Cross-posting on “Shaping Network Society” blog:
I am a Twitter enthusiast and as one of those people who do spend a lot of time online, I noticed that Twitter is one of the information channels, that help me get access to information, that is otherwise not on my radar screen or I would not get access to.
Twitter – for me personally as a Government 2.0 researcher – therefore has the potential to bridge structural holes in the communication and information structure that I have built over the years. In addition, I noticed that it is expanding my attention network of a) topics I should pay attention to, and b) people and their public conversation streams that are interesting to know. In a new information paradigm of the US government to move from a need to know to a need to share strategy, I thought I would share a few interesting people whose information and conversation who might be interesting to listen in to.
Without trying to convince anyone of the power of public conversations happening on Twitter, I put together a list of people and organizations that might have helpful information for anyone interested in Web 2.0 in government:
@timoreilly: Tim O’Reilly is the found and CEO of O’Reilly Media, traditionally known for publishing IT-related books, is now a supporter of Government 2.0 and hosts conferences on the topic. Definitely worth following -> I learned a LOT!
@mcaffee: Andrew McAffee, a former professor at Harvard Business School, has coined the term Enterprise 2.0. Andy addresses corporate but also general Web 2.0 problems and is asking questions using the hashtag #andyasks -> add the tag to the new search function, so that you can revisit the information purring in every few days.
If you like tweets from space live from the repair team of the Hubble telescope, space astronaut Mike Massimino is tweeting his observations directly from the space shuttle: @Astro_Mike. NASA itself was one of the first twitter users within the US federal government: @NASA.
As the swine flu (H1N1) developed and the threat level has increased to a pandemic disease, the Center for Disease Control (CDC) in the US has adopted a comprehensive Web 2.0 approach to reach potential groups that are at risk at the virtual locations they might be frequenting the most. I posted a blog entry on this on my blog with an overview of tools used. On Twitter: @CDCemergency).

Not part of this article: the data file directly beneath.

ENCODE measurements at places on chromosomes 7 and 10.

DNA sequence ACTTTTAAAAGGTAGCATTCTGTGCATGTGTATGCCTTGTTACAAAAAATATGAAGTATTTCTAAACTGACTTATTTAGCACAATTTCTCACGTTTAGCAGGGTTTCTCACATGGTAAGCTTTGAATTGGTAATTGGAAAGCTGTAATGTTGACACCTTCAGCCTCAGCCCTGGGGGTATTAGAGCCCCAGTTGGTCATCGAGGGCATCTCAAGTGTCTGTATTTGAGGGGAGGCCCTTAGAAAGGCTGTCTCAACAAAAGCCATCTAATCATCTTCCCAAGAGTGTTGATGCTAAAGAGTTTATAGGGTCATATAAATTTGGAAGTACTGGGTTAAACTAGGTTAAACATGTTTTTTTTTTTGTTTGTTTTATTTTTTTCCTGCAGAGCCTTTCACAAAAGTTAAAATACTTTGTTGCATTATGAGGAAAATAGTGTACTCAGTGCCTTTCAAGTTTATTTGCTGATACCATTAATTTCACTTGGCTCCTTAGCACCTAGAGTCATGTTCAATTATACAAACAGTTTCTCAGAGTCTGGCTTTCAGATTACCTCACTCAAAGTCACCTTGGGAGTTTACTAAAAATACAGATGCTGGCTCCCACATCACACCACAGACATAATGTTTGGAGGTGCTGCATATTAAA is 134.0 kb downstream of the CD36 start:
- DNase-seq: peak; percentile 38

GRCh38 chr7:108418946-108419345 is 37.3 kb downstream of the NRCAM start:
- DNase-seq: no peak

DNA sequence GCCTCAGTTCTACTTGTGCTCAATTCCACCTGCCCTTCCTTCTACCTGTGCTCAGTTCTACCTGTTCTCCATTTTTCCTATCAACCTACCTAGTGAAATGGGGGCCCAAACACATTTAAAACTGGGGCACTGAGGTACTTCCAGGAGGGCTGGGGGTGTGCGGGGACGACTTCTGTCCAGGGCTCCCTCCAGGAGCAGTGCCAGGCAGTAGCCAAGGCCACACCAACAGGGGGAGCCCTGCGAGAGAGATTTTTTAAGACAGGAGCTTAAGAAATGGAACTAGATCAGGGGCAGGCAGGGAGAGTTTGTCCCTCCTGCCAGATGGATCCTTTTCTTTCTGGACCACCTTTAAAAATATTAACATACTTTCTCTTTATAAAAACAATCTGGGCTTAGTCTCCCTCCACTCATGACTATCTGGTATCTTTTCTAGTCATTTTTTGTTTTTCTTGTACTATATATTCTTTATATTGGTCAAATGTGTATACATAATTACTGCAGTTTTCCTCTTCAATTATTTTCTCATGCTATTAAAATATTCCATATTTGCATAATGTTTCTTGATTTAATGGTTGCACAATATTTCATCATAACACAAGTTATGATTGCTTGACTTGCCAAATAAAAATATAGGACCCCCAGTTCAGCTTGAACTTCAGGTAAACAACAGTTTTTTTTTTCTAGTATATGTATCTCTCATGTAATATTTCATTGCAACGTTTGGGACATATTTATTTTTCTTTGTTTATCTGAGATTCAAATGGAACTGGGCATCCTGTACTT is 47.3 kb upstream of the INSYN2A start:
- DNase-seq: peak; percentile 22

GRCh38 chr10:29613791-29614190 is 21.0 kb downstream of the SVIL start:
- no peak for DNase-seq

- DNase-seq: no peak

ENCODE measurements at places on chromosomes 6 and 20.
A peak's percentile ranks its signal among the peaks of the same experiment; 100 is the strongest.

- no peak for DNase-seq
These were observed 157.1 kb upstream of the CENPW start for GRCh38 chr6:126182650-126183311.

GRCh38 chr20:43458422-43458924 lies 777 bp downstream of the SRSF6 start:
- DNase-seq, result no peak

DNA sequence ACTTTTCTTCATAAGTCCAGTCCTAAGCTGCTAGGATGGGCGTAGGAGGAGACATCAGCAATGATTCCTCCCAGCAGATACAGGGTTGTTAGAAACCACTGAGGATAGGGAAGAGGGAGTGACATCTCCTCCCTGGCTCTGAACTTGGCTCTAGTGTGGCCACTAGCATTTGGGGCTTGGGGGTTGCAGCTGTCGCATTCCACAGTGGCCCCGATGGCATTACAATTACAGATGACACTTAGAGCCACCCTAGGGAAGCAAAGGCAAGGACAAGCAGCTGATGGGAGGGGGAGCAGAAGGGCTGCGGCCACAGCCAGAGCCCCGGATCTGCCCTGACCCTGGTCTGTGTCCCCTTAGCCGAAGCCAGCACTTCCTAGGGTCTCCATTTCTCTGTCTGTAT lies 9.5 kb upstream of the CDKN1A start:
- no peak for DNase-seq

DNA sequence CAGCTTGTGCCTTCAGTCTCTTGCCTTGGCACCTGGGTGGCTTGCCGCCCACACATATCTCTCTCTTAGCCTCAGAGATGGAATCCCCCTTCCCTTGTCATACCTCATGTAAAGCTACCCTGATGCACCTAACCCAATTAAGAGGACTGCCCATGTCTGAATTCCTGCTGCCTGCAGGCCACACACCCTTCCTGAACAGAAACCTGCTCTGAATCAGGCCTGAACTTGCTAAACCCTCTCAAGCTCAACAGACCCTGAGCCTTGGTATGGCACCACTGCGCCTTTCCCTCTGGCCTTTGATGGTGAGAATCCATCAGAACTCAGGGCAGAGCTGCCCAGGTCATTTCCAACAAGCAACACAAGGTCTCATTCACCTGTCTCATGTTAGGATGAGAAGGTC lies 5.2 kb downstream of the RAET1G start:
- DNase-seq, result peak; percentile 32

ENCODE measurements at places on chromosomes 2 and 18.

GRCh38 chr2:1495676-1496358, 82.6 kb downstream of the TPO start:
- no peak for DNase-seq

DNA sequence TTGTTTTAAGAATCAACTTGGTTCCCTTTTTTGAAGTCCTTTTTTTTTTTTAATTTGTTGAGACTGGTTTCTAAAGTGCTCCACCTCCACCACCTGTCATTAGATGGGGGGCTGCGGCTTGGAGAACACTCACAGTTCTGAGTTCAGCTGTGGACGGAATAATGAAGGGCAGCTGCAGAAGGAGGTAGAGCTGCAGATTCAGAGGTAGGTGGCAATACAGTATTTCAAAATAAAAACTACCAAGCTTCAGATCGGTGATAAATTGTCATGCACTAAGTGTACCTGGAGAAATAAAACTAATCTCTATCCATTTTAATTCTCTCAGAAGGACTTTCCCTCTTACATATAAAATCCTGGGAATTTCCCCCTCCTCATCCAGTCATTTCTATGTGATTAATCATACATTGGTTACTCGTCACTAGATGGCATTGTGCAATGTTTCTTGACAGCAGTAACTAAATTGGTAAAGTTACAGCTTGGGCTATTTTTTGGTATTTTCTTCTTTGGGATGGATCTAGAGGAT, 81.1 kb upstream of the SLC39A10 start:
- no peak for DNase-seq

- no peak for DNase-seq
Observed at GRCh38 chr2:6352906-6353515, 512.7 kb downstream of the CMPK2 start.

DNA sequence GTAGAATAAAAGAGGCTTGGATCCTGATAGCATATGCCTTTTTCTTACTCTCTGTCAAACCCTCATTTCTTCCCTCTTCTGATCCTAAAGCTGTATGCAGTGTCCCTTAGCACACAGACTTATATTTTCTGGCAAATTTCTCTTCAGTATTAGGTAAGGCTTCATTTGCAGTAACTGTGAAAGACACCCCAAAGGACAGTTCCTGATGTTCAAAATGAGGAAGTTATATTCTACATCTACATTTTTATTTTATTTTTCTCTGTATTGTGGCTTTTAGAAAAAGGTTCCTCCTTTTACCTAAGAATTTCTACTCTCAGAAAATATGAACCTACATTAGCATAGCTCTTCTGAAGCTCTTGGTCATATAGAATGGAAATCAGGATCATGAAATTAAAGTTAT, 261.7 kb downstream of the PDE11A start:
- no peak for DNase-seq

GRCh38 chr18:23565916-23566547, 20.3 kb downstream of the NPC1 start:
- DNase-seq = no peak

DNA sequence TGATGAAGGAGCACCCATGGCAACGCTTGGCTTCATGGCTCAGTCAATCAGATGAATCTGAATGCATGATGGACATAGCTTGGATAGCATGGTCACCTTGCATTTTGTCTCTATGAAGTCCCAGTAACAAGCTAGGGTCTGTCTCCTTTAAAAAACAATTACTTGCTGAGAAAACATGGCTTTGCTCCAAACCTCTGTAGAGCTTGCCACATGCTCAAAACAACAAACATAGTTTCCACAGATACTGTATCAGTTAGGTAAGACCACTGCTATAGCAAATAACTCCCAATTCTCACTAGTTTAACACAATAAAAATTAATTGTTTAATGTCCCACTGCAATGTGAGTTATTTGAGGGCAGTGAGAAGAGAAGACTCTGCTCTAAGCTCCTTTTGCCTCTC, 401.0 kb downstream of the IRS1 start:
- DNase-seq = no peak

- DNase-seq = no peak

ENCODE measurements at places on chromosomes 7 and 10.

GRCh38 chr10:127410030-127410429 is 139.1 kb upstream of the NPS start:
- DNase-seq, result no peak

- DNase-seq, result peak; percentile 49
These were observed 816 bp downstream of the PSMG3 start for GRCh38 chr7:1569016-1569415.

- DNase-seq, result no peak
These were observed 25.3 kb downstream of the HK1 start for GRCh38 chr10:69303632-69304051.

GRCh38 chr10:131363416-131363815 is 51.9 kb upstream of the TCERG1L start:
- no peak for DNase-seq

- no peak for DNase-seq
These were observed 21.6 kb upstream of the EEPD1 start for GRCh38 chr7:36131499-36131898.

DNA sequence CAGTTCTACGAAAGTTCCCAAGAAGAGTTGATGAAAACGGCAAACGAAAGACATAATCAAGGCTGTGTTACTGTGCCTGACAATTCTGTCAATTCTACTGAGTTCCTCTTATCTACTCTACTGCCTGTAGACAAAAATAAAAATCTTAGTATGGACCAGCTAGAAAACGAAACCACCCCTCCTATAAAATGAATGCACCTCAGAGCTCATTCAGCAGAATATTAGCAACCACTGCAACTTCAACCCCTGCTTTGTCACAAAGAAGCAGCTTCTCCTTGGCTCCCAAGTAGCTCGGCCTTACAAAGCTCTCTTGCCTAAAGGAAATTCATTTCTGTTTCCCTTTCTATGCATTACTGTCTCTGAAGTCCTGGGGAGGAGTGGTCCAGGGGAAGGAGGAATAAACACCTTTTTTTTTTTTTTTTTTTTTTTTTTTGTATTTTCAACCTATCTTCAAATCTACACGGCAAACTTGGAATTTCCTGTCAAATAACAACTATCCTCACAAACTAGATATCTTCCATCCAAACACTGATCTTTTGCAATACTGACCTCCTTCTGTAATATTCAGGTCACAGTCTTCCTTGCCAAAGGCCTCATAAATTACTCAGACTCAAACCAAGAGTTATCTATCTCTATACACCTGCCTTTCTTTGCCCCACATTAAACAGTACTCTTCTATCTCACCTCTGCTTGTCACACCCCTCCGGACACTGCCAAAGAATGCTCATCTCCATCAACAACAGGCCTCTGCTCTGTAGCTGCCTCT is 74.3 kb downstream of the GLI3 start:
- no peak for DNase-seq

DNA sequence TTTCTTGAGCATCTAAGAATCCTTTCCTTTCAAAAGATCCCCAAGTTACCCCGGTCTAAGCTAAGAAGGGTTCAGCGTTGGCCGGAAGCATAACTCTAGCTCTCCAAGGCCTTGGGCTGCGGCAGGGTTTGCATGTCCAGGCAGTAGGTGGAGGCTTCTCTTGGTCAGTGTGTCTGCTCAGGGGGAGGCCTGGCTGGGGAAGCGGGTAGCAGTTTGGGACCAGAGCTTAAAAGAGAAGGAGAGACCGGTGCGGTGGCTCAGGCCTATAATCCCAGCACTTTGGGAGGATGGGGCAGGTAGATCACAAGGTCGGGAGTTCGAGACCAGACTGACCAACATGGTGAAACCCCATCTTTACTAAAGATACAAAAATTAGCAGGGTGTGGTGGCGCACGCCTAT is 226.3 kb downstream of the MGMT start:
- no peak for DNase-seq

There are tons of government agencies present on Twitter and BearingPoint has put together a huge list that can be found here:
I have selected a few government agencies I am following and find helpful:
- Department of State: Official Blog of the U.S. Department of State @dipnote
- White House @whitehouse
- US Army @USArmy
- Tweet Congress: Aggregator of tweets from Members of Congress @tweetcongress
- USA.gov – the one-stop shopping portal of the US Government: @usagov
- Transportation Security Administration (TSA): @tsablogteam
In addition, the tweets of government-related IT publications and organizations might be helpful to learn about ongoing initiatives and news:
- One Laptop Per Child @olpc
- Govdigest @govdigest and DotGov @dotgov are compiling up to date information and are retweeting information from other accounts, spreading the word to their followers and multiplying the attention base.
- UN Secretary general @secgen is using Twitter to as an online calendar, listing whom he is meeting with each day.
- Government Technology Magazine
As I am located in the US, this post and my list of favorite Web 2.0 people is very much US-centric. Please leave your suggestions for additional Twitter accounts in the comments!
Follow me on Twitter: @inesmergel